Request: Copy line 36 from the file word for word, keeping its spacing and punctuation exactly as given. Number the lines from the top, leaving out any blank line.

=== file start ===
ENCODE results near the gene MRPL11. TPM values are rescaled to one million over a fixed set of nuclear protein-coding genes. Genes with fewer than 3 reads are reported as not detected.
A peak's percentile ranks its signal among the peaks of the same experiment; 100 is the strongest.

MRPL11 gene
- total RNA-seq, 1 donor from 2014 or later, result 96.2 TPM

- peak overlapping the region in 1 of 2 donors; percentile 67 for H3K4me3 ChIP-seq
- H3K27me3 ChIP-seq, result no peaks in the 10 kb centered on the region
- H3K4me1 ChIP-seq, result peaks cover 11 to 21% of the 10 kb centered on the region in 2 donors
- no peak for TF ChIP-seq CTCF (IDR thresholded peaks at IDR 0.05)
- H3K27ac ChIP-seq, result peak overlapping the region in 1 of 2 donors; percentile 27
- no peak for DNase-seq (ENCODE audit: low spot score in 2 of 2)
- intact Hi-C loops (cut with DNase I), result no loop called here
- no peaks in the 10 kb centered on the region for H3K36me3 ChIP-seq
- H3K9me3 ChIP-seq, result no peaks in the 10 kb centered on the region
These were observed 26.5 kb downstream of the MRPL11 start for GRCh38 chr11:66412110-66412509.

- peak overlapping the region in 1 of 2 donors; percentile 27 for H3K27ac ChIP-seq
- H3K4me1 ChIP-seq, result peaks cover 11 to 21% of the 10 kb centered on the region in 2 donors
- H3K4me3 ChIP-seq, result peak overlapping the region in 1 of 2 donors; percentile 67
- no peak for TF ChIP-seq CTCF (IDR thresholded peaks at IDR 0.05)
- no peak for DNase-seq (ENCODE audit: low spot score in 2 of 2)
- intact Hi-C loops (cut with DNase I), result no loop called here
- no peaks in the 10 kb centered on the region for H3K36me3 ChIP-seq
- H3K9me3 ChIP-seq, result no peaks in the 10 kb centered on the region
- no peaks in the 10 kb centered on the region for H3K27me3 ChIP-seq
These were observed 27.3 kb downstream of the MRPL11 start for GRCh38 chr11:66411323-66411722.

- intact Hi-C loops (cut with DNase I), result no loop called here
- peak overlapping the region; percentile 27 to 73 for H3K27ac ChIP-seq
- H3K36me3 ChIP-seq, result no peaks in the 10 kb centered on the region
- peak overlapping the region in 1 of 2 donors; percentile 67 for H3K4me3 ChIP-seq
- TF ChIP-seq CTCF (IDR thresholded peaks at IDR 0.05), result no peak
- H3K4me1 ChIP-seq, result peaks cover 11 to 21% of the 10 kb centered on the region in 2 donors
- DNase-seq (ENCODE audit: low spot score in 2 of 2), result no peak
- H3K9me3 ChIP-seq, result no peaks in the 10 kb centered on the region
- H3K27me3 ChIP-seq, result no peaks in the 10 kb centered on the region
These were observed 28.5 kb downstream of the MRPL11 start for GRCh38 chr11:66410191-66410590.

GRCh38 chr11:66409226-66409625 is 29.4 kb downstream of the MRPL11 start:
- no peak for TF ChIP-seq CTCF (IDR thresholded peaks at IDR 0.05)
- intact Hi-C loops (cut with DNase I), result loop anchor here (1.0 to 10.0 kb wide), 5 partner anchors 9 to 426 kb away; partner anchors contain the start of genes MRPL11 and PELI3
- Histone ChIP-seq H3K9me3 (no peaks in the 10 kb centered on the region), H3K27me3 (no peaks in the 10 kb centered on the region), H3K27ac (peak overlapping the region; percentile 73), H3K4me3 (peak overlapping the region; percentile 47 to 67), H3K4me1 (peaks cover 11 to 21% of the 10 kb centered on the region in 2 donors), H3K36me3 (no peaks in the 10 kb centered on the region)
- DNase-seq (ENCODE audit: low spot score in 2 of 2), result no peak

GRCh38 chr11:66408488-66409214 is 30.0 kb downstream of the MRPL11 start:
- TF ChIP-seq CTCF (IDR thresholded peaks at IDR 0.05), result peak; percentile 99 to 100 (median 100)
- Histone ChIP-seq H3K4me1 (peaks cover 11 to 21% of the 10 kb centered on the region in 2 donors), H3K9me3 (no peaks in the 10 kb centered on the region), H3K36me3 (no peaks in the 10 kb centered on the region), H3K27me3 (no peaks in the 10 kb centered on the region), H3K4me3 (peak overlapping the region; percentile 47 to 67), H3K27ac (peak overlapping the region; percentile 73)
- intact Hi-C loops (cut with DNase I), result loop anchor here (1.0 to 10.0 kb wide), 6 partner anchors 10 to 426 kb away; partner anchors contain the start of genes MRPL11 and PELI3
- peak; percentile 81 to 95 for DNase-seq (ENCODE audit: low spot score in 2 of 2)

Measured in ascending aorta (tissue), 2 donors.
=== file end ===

- no peak for TF ChIP-seq CTCF (IDR thresholded peaks at IDR 0.05)